You can track eclipses in an ephemeris, astrological calendar, or with software. If the eclipse (and to a less extent new and full moon) is in a hard aspect to a planet (use a 3-5 degree orb) then that planet will be eclipsed, and if that planet is in a problematic configuration, then the entire configuration will be activated. Especially if that configuration is already being aspected by a slow-moving transit, the themes can easily become triggered.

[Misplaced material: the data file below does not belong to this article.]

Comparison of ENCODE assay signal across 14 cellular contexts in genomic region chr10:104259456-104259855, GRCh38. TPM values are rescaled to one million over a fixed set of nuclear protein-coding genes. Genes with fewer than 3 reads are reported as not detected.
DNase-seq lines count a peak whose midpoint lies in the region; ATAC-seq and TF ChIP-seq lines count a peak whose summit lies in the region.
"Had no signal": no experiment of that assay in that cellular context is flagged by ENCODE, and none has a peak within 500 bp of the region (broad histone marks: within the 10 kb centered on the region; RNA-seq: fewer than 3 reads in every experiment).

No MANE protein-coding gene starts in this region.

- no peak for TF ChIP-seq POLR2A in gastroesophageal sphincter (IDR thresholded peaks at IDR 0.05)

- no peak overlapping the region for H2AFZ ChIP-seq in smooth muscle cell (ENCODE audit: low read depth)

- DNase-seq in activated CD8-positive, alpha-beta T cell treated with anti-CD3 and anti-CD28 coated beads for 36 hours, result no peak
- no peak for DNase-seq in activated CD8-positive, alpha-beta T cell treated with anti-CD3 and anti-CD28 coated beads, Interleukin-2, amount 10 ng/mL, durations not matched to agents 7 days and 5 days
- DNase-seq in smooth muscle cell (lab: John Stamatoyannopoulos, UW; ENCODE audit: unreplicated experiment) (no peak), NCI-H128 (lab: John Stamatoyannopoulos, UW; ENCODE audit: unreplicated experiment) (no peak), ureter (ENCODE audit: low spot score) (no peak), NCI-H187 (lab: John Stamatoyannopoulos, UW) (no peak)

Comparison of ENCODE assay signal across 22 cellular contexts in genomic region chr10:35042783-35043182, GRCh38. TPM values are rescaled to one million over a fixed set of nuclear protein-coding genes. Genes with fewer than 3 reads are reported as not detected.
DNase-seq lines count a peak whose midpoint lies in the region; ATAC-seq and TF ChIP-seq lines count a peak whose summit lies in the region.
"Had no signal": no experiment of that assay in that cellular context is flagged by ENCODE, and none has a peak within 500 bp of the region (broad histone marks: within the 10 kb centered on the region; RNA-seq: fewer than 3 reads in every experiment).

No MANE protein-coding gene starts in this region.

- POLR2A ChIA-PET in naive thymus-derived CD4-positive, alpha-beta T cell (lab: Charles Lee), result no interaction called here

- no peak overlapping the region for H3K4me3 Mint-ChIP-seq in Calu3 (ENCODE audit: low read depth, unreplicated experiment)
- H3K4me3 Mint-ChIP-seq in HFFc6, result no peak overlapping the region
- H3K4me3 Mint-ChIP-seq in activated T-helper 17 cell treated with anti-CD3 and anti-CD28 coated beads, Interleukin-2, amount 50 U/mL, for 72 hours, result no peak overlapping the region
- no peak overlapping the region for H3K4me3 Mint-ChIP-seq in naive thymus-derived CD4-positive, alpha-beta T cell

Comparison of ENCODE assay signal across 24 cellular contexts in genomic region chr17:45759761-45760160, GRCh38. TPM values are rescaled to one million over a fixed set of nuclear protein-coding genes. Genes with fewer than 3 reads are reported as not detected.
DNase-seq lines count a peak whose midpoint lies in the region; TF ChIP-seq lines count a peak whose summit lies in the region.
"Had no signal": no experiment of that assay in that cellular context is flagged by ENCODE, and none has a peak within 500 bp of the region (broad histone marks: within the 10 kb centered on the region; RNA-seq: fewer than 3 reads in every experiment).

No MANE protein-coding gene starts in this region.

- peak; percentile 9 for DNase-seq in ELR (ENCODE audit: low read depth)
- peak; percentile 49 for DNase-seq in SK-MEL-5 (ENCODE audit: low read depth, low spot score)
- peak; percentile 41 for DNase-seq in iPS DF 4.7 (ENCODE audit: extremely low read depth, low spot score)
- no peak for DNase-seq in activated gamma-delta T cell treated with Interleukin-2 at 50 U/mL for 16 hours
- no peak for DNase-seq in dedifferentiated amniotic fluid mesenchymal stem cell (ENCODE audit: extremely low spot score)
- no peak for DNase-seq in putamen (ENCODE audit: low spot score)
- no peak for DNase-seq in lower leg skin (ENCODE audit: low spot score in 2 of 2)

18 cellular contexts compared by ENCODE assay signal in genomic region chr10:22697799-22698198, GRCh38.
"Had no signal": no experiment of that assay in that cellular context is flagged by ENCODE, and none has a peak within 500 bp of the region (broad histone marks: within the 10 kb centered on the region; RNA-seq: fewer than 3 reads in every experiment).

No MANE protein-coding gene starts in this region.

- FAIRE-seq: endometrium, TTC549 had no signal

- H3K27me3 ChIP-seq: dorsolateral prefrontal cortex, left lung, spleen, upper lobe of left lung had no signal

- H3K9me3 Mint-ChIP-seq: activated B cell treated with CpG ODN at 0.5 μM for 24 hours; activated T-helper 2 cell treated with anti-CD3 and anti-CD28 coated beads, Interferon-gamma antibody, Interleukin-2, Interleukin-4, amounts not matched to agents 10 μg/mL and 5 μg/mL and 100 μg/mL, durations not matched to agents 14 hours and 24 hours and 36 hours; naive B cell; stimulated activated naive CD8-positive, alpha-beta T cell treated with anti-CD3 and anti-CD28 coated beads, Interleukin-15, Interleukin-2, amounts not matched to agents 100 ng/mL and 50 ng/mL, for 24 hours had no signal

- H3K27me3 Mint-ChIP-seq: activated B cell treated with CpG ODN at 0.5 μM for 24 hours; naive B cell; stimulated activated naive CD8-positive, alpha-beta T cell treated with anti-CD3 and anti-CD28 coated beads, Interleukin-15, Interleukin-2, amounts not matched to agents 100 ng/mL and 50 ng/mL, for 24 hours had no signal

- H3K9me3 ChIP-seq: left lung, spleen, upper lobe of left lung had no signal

There is a lot of disagreement regarding how long eclipses sensitize the chart. Some astrologers state years, some a couple of weeks, and others use Saturn as an indicator as to when the eclipse concludes. For example, if an eclipse happens at 2 degrees of Taurus and Saturn is at 4 degrees of Cancer, then the eclipse would be active for about 2 ½ years until Saturn gets to 2 degrees of Leo. Astrologers that use this method use only the hard aspects (conjunctions, squares, and oppositions). Since I am a psychological astrologer, and I am concerned with natal astrology for life-coaching purposes, I use the six-month window between eclipse seasons for their activation and sensitivity. So, when one eclipse energy begins, then the other eclipse ends. In other words, the Fates spin their web elsewhere within the chart.